Is This the End of Annuities?

Marc Lichtenfeld By Marc Lichtenfeld, Chief Income Strategist, The Oxford Club

Retirement Planning

I got a call from a buddy in the insurance business last week.

“Hey, Marc. I don’t know if you know this, but I started working for a new company, and I want to talk to you about annuities,” he said. “They might be able to help you reach your financial goals.”

I started to laugh. “I’m not a fan of annuities,” I said understatedly.

In fact, I have railed against annuities for most of my career (see here and here for examples). Steve McDonald and I recently debated the topic, and I outlined the reasons I think annuities are a horrible investment.

I understand the appeal of “guaranteed” income. But annuities are a rip-off for most investors.

Though perhaps not for much longer…

A new rule may drastically change the way annuities are structured and sold.

Your Best Interest

Starting next April, the Department of Labor has mandated that an advisor counseling a client on his or her retirement account must act as a fiduciary.

This means the advisor must recommend what is in the client’s best interest, not just what is suitable.

This is a game changer.

In the past, clients who wanted guaranteed income would be sold an annuity before you could say, “Where are the customers’ yachts?

Even though annuities had high fees, costly riders and restrictive terms, technically they were a “suitable” option. The annuity offered “guaranteed” income (assuming the insurance company stayed solvent and didn’t change the terms)… and that’s what the customer asked for.

But, next April, the big changes will hit the annuities industry. Advisors will have to show clients why an annuity (with its high fees, costly riders and restrictive terms) is in the client’s best interest.

The advisor will need to demonstrate a thorough understanding of the client’s assets, income, spending and goals.

Showing that an annuity is in an investor’s best interest will be harder to prove than Clinton’s and Trump’s “misstatements” in Monday’s presidential debate.

If insurance companies want annuities sold in retirement accounts, they’ll have to slash the fees and commissions paid to brokers and lift some of the ridiculous penalties – like losing all of your money if you die too soon.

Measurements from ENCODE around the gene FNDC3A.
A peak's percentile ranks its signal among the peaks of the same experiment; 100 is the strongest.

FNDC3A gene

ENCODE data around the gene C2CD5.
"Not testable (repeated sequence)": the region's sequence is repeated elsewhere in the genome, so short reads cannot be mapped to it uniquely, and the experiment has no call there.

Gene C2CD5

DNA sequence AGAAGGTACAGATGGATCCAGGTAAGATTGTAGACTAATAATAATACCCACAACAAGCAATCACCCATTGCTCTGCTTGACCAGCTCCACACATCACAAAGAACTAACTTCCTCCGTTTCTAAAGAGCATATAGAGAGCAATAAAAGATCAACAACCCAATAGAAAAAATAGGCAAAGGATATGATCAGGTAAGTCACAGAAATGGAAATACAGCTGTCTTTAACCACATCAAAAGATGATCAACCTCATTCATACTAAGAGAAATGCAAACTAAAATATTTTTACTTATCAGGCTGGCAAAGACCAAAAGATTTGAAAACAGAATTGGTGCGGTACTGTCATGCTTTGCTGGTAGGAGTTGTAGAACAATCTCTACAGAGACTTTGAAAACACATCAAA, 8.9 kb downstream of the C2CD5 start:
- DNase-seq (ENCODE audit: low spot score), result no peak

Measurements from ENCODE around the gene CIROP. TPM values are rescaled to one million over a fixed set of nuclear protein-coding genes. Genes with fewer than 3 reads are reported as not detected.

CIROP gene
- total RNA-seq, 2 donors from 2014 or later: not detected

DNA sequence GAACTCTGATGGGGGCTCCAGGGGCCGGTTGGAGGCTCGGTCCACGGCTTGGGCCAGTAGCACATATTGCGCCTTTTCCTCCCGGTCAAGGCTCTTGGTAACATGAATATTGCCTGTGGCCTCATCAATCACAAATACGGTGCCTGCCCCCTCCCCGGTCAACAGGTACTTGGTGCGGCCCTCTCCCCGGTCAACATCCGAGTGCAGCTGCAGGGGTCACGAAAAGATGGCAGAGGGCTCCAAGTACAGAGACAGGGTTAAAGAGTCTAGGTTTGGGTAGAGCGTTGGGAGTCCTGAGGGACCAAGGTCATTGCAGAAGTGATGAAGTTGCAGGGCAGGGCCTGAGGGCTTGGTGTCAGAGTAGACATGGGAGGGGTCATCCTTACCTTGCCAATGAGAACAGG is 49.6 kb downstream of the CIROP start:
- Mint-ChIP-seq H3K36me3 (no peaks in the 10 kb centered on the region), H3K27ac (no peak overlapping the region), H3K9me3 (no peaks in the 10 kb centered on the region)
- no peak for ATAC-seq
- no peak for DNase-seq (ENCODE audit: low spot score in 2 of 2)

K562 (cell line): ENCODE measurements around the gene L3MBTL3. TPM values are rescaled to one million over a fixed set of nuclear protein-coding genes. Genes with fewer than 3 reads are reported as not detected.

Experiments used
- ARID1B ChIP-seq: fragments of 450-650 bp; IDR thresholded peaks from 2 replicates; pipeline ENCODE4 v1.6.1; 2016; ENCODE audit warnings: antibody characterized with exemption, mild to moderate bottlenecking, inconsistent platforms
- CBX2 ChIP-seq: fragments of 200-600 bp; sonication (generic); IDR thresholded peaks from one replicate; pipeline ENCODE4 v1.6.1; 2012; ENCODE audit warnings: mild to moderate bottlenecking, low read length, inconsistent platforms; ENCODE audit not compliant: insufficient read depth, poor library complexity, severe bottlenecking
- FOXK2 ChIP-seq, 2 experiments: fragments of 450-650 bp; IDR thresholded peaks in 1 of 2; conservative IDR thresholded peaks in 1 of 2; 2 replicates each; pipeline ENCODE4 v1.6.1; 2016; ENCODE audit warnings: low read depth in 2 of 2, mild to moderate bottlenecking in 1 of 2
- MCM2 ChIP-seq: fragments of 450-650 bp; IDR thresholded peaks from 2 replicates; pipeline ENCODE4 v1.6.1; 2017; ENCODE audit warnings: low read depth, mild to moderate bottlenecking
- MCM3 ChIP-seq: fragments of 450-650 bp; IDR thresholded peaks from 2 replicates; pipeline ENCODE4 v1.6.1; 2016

Even then, I’m sure some slick salesmen will still try to convince seniors that it’s in their best interest to gamble their nest eggs on living long enough to start collecting.

Of course, brokers will still be allowed to sell annuities in nonretirement accounts, without consideration of the client’s best interest… So there will be plenty of opportunities for them to collect their outrageous fees.

But the majority of annuities currently sold are in retirement accounts. As a result of fewer annuities being sold in retirement accounts, brokers will likely be much more aggressive in hawking them to customers for their nonretirement accounts.

I’ve never liked annuities, but if the industry reduces fees and commissions, lets up on restrictions, and improves clarity, then annuities may be something I can get behind for some investors.

But my best guess is that the industry will simply shift instead…

It’ll go from selling annuities funded by retirement accounts to ramming them down the throats of investors with nonretirement accounts (keeping their sky-high fees and muddy disclosures)…

At least until the rules state that all financial products must be in the client’s best interest.

At that point, we may see some real change to the price and structure of annuities.

Good investing,